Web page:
Thursday, January 14, 2016
A computer scientist explores ‘the dark matter of our digital universe.’
Tuesday, January 5, 2016
Researchers have developed a new way to use atomic force microscopy to rapidly measure the mechanical properties of cells at the nanometer scale, an advance that could pave the way for better understanding immune disorders and cancer.
Thursday, December 17, 2015
The basic process of force-generation in muscle has been known for decades, but until now no one has ever seen it work at a microscopic level in a living human. The new microscope could provide unique insights into treating muscular degenerative diseases.
Monday, December 14, 2015
A new technique can reveal subtle differences among the genomes of multiple species and subspecies of microbes.
Monday, December 7, 2015
A new tool enables researchers to test millions of mutated proteins in a matter of hours or days, speeding the search for new medicines, industrial enzymes and biosensors.
Bioengineering Professor Karl Deisseroth awarded $3 million Breakthrough Prize for work in optogenetics
Sunday, November 8, 2015
Three Stanford professors honored by Breakthrough Prize Foundation
Thursday, October 22, 2015
Stanford has added a permanent undergraduate training program to this new field “at the interface of life sciences and engineering.”
Tuesday, October 20, 2015
Brandeis University bestows the Jacob Heskel Gabbay Award in Biotechnology and Medicine on the Stanford bioengineer whose analyses using microscopic amounts of fluids are providing new medical insights.
Monday, September 21, 2015
Researchers stripped a virus of its infectious machinery and turned its benign core into a delivery vehicle that can target sick cells while leaving healthy tissue alone.
Most sensors designed to measure head impacts in sports produce inaccurate data, Stanford bioengineers find
Monday, August 31, 2015
As scientists zero in on the skull motions that can cause concussions, David Camarillo's lab has found that many commercially available sensors worn by athletes to gather this data are prone to significant error.
Monday, August 17, 2015
A blue glowing device the size of a peppercorn can activate neurons of the brain, spinal cord or limbs in mice and is powered wirelessly using the mouse's own body to transfer energy. Developed by a Stanford Bio-X team, the device is the first to deliver optogenetic nerve stimulation in a fully implantable format.
Thursday, August 13, 2015
It typically takes a year to produce hydrocodone from plants, but Christina Smolke and colleagues have genetically modified yeast to make it in just a few days. The technique could improve access to medicines in impoverished nations, and later be used to develop treatments for other diseases.
Monday, July 20, 2015
Mounting evidence suggests that concussions in football are caused by the sudden rotation of the skull. David Camarillo's lab at Stanford has evidence that suggests current football helmet tests don't account for these movements.
Monday, June 8, 2015
Manu Prakash, an assistant professor of bioengineering at Stanford, and his students have developed a synchronous computer that operates using the unique physics of moving water droplets. Their goal is to design a new class of computers that can precisely control and manipulate physical matter.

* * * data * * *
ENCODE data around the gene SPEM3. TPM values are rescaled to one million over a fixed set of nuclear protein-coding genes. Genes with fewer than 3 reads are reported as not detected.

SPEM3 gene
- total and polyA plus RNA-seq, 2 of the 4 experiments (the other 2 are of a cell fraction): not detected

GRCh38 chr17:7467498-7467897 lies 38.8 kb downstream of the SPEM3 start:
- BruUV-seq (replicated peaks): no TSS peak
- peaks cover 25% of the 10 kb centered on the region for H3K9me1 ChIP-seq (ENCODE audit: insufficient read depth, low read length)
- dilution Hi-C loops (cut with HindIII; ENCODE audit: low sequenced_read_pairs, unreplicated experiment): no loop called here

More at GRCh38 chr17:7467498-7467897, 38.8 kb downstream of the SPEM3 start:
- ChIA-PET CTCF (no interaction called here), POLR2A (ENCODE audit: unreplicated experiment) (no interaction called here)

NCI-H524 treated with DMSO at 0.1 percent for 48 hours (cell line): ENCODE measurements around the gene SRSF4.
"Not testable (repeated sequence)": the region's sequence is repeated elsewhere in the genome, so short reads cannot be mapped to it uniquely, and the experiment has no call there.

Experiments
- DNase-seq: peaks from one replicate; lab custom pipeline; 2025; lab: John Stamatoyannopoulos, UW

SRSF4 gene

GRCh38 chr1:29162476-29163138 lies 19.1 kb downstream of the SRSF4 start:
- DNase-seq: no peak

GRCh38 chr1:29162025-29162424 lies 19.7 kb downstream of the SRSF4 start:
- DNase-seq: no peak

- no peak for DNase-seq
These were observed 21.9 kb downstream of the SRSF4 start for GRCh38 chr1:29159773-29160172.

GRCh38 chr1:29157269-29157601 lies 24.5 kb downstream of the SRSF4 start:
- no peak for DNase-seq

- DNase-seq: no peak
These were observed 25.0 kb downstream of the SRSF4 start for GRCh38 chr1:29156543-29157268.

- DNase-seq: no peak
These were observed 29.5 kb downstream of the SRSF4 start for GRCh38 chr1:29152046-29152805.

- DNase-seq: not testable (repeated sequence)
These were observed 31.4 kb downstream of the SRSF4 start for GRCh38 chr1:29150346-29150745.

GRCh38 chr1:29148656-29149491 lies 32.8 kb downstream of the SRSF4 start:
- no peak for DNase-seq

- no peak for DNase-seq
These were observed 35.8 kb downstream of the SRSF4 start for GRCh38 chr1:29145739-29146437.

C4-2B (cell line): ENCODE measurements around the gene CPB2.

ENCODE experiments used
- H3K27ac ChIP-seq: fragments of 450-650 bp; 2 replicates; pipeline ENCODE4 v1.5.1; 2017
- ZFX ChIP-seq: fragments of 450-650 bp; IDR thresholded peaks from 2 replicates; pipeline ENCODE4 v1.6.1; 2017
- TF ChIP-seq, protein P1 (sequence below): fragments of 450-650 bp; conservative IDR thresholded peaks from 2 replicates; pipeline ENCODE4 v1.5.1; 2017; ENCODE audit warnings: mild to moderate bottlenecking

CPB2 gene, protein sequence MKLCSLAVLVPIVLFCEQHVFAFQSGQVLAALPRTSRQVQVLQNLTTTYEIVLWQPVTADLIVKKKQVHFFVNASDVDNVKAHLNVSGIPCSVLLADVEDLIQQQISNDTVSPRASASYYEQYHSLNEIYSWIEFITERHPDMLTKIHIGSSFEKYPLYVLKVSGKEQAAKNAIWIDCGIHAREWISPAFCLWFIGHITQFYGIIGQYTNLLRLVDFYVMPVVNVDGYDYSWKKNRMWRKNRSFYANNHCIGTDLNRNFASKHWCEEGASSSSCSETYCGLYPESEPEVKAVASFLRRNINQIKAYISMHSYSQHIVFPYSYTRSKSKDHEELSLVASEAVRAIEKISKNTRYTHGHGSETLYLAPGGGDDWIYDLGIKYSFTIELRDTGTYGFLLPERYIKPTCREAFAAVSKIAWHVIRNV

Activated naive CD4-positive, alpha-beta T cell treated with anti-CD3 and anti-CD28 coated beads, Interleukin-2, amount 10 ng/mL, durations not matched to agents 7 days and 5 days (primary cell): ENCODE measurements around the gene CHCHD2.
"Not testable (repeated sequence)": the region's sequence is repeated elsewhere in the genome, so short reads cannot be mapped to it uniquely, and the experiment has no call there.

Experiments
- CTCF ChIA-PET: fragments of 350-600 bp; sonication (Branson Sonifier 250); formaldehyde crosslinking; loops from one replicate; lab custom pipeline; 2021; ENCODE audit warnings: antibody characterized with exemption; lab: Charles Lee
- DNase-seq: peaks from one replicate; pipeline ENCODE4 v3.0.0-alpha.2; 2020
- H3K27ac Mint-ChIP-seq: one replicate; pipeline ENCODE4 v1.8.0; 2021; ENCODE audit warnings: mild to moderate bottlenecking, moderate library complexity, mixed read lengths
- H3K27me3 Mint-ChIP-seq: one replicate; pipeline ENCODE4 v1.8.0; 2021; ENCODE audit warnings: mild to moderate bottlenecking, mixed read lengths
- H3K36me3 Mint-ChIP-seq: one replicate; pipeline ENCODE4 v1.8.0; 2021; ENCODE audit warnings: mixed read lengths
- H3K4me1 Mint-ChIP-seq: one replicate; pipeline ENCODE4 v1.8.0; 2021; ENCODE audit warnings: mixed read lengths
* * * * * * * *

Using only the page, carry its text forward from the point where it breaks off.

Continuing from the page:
Tuesday, April 21, 2015
Through special environments called biotic processing units, bioengineers let people interact with cells like fish in an aquarium or even do simple experiments from afar.
Monday, April 20, 2015
The bioengineer and psychiatrist will be honored for his seminal role in the field of optogenetics, which allows scientists to precisely manipulate nerve-cell activity in freely moving animals to study their behavior.
Thursday, April 16, 2015
Researchers from academia, industry and government launch effort to define standards for using bits and pieces of molecular biomachinery to create things such as vaccines, drugs and biosensors.
Christina Smolke to receive mentor award from Northern California Chapter of Association of Women in Science
Thursday, April 2, 2015
Ellen Weaver Award surprises the associate professor of bioengineering, who was nominated by current and former students for helping them balance the demands of research and life.
Thursday, April 2, 2015
Assistant professors Amin Arbabian, Michael Lepech, Marco Pavone, Manu Prakash and Sindy Tang awarded grants to help promising junior faculty pursue outstanding research while also improving education.
Friday, March 13, 2015
Six decades ago, Nobel Prize-winning geneticist Joshua Lederberg observed how bacteria could essentially go undercover in ways that might trick the human immune system. Now, using new techniques, Stanford bioengineers have created a time-lapse video that shows this process step by step.
Wednesday, March 11, 2015
Years of research satisfy a graduate student's curiosity about the molecular minuet he observed among drops of ordinary food coloring.
Monday, January 26, 2015
By selectively manipulating how DNA issues biological commands, Stanford bioengineers have developed a tool that could prove useful in future gene therapies.
Wednesday, January 7, 2015
Although the mechanisms of concussions are still being revealed, David Camarillo's lab has measured the forces imparted on the brain in greater detail than ever before. The results could eventually lead to better injury detection and prevention.
Wednesday, December 17, 2014
In one experiment bioengineers found that larger genetic mutants fared better, and in a second study they created viable cells using non-standard parts.